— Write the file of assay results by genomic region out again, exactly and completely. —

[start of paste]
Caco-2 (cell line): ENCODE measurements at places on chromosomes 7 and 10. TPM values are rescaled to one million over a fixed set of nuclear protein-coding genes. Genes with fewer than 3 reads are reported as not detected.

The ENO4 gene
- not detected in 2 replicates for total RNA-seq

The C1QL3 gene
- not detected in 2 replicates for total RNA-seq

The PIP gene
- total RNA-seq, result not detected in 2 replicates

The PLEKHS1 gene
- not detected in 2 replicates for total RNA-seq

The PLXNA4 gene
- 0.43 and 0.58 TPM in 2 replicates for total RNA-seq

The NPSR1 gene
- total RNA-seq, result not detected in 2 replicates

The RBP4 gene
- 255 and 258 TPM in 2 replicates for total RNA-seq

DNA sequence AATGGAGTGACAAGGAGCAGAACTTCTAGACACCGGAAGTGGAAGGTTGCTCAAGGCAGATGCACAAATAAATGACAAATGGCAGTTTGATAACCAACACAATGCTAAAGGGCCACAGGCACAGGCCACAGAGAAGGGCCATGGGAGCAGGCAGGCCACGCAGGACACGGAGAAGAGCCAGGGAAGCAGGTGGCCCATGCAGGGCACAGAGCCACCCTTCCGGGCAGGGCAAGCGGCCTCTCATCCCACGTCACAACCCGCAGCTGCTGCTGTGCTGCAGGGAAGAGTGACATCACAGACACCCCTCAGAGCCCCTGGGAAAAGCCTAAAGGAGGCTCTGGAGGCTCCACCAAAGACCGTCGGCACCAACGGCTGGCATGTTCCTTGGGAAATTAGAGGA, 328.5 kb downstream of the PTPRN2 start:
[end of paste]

Caco-2 (cell line): ENCODE measurements at places on chromosomes 7 and 10. TPM values are rescaled to one million over a fixed set of nuclear protein-coding genes. Genes with fewer than 3 reads are reported as not detected.

The ENO4 gene
- not detected in 2 replicates for total RNA-seq

The C1QL3 gene
- not detected in 2 replicates for total RNA-seq

The PIP gene
- total RNA-seq, result not detected in 2 replicates

The PLEKHS1 gene
- not detected in 2 replicates for total RNA-seq

The PLXNA4 gene
- 0.43 and 0.58 TPM in 2 replicates for total RNA-seq

The NPSR1 gene
- total RNA-seq, result not detected in 2 replicates

The RBP4 gene
- 255 and 258 TPM in 2 replicates for total RNA-seq

DNA sequence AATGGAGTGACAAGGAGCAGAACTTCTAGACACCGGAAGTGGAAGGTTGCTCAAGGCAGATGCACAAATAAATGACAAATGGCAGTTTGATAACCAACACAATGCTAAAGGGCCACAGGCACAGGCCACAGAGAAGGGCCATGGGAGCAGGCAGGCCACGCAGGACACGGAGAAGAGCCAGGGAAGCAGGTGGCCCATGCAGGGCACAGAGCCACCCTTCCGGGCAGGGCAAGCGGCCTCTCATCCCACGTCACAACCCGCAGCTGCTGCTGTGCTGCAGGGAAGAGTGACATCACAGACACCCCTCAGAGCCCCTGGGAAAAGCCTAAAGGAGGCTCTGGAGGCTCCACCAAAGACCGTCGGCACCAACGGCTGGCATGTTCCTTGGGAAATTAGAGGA, 328.5 kb downstream of the PTPRN2 start: